Students gather in the school parking lot at the breakfast tailgate. (Photo by: Lauren Cassano)

In April, Midlo students made history. On an early Thursday morning before school, students flocked to the parking lot to watch what would be known as the Breakfast Tailgate. Seniors at the school cooked cinnamon rolls, bacon and other breakfast treats for the crowds of rambunctious students. That same day, students participated in a once in a lifetime Anything But a Backpack Day. They ditched their backpacks and found alternative-carriers such as shopping carts, strollers, kayaks, coolers, and even a younger sibling. The day erupted in chaos and left every student reminiscing on the jaw-dropping day. According to Principal Dr. Abel, it was a one and done deal.

On Apr. 14, billionaire Elon Musk laid his claim on internet platform, Twitter, after paying nearly $44 billion to former co-founder Jack Dorsey. After the ordeal occurred, Musk began to unblock several celebrities who had been removed from the platform. Likewise, many decided to remove themselves from the social media after hearing the news of the new owner.

Towards the end of April, the United States Supreme Court made history as Kentaji Brown Jackson was confirmed to the court as the first black woman justice since it’s creation nearly 233 years ago.

In the end of April, Dr. Faucci came into the spotlight to officially announce that the pandemic was over. Masks officially became a thing of the past, and the thought of COVID-19 became insignificant.


Americans gather in D.C. to both protest and rally for the decision of Roe V. Wade. (Photo by: NY1)

Going into May, controversy arose after a drafted decision to overturn Roe V. Wade, which discussed the rights to an abortion, was leaked from the desk of the Supreme Court. Controversy, which would last well into the new year, spread to the public and became the hot-gossip. The case would later be overturned by the supreme court in June, sending the American people into a divided debate.

Mid-May, Midlo seniors graduated at the first semi-normal graduation since the start of COVID-19. Held at the Siegel Center downtown on May 23, nearly 443 seniors threw their caps in the air and celebrated the end of an era and welcomed the next chapter in their lives.

The following day on May 24, Robb Elementary School in Uvalde, Texas made headlines after a school shooter killed 19 students and two teachers. Americans were in shock after the painful incident, and Texas gathered as one to honor the innocent lives lost.

In the end of May, gas prices continued to climb, and supply chain delays became a serious problem for major-suppliers and retailers. Several items across the states begin to sell out-of-stock, causing a mere panic for new mothers trying to buy baby formula.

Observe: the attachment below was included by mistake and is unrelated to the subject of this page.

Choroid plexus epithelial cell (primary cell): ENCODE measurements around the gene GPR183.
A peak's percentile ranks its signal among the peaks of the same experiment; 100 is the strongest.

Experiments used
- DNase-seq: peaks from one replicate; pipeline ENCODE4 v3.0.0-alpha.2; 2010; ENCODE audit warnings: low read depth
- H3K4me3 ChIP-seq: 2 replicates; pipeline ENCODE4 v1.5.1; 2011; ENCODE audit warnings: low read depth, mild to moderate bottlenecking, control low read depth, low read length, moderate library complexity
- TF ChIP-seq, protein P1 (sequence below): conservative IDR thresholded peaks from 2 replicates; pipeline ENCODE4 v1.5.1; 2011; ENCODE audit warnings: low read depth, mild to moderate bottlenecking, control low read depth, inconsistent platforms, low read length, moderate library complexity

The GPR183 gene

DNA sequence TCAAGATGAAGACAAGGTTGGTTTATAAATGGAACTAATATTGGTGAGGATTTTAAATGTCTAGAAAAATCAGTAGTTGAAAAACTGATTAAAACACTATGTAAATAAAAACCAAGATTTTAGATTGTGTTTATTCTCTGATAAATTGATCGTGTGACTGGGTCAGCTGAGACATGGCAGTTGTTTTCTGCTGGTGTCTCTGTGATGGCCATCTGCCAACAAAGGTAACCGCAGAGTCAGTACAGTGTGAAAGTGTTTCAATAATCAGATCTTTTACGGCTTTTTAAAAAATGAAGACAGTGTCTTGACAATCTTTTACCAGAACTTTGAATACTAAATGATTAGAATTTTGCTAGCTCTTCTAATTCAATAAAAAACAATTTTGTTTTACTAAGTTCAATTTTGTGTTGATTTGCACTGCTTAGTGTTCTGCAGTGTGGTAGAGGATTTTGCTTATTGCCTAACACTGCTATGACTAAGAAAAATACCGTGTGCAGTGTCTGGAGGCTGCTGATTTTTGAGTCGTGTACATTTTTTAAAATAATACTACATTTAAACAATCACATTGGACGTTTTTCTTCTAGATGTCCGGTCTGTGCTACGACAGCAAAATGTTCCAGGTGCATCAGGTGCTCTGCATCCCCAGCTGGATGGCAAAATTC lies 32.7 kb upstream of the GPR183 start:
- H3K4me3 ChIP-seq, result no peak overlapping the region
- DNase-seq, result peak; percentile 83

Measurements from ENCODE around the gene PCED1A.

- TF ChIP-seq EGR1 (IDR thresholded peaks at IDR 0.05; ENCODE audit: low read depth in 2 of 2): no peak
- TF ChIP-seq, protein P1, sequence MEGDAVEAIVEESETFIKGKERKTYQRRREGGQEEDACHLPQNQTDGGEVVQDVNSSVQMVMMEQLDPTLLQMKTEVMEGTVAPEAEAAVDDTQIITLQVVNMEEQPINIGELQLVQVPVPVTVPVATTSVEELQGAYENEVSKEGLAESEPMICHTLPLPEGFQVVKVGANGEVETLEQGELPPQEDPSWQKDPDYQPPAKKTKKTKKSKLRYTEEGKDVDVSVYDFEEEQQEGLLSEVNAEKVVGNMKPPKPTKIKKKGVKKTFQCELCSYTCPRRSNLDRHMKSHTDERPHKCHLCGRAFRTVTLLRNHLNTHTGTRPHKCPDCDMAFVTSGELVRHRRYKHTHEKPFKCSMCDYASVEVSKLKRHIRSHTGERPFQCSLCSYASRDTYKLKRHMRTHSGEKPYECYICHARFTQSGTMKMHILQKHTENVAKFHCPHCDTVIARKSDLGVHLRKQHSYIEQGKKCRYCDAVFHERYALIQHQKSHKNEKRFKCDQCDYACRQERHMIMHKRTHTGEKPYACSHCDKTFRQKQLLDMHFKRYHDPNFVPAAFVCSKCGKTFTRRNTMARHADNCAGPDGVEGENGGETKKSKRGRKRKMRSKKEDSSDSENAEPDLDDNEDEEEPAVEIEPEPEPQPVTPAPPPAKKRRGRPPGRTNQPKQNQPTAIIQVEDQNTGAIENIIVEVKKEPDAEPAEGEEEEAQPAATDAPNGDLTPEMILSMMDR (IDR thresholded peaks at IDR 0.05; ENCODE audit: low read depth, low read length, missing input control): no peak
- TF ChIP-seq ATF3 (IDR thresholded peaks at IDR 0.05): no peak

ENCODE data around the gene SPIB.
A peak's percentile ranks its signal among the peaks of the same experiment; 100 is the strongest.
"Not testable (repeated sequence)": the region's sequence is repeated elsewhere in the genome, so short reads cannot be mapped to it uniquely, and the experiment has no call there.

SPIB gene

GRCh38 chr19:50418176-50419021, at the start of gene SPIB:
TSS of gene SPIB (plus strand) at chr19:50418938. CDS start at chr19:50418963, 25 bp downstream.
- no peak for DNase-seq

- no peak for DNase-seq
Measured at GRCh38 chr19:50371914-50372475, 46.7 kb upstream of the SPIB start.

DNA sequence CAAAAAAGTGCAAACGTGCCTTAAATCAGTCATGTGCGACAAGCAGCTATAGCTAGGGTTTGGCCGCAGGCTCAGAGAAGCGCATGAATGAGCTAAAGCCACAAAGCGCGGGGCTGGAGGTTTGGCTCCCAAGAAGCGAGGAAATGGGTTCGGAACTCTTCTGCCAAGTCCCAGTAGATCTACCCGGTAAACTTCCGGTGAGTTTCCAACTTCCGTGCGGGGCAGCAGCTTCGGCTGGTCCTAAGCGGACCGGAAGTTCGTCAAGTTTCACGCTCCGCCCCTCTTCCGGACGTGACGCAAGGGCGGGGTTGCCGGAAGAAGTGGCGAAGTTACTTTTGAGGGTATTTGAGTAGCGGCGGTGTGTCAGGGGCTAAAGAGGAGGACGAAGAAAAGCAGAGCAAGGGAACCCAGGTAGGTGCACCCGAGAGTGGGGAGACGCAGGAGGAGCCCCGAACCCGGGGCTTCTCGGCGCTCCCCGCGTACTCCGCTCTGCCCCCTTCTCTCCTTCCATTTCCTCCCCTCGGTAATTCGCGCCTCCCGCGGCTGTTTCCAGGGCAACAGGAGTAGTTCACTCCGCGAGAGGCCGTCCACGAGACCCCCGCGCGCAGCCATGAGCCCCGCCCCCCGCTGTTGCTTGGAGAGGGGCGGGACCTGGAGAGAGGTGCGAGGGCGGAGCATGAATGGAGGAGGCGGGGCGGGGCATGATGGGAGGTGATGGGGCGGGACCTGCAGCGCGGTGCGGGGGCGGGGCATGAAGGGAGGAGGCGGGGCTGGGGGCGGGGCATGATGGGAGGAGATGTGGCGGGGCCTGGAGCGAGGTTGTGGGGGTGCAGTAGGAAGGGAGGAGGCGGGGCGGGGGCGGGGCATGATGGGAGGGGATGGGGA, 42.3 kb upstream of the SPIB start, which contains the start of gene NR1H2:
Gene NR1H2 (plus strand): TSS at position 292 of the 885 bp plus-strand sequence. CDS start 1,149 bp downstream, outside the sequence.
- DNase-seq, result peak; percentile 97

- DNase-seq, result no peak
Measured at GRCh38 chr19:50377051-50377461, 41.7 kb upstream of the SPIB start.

Actors Johnny Depp and Amber Heard debate about possible abuse and harrasment. (Photo by: Masala!)

What had started Mid-April as an average court case, known as the Amber Heard/Johnny Depp case had escalated long into June, and had captivated viewers with every side comment made from each party. Heard, who was formerly married to Depp, came forward with accusations of harassment, that resulted in a several month-long case. On June 1, the trial officially concluded in favor of Depp, where he was awarded $15 million in damages.

In other legalities, the official decision to overturn Roe V. Wade became official, stating that it was now an individual state’s decision. Closing out June, inflation peaked the highest in history at nearly 9.1%, a record high since the 1980s. On June 30, Kentaji Brown Jackson was officially sworn into the U.S. Supreme Court.



Herds of sweating Americans make their way to the beach amidst the heat wave. (Photo by: Flickr)

In July, as the world shifted gears into summer, winter clothes were stored away and flip flops, crop tops, and bathings suits made their debut as the United States endured a massive heat index crisis. Across the states, and around the world the heat index reached an all time high, with parts of South reaching into the 100s.

However, as the temperatures continued to rise, one thing that finally started to falter were the nation-wide gas prices. Unfortunately, just as there was a slimmer of hope, it was taken back when President Joe Biden tested positive for COVID-19 on July 21. His symptoms were minimal, and eventually tested negative the following days. However, luck did not play in Biden’s favor, and he ended up tested positive again the following week on July 30.

Towards the end of July, as the war in Ukraine continues to develop, Russia officially announced it will withdraw from the International Space Station


President Joe Biden (Photo by: Eric Haynes)

In celebrity news, Colombian singer songwriter, Shakira, is taken into custody in Spain after failing to pay nearly $14.5 million in taxes. She is at risk of facing nearly 8 years in custody.

A week later, on Aug. 8, worldwide-fandom, Olivia Newton John, passed away in her home at age 73 after loosing a long battle with breast cancer. Across the globe in Russia, former president of the Soviet Union, Mikhail Gorbachev, passed away at age 91.

In other, less tear-filled news, students made their way back to school for the first day of school. Students finally returned to the classroom in a maskless, COVID-19-free environment.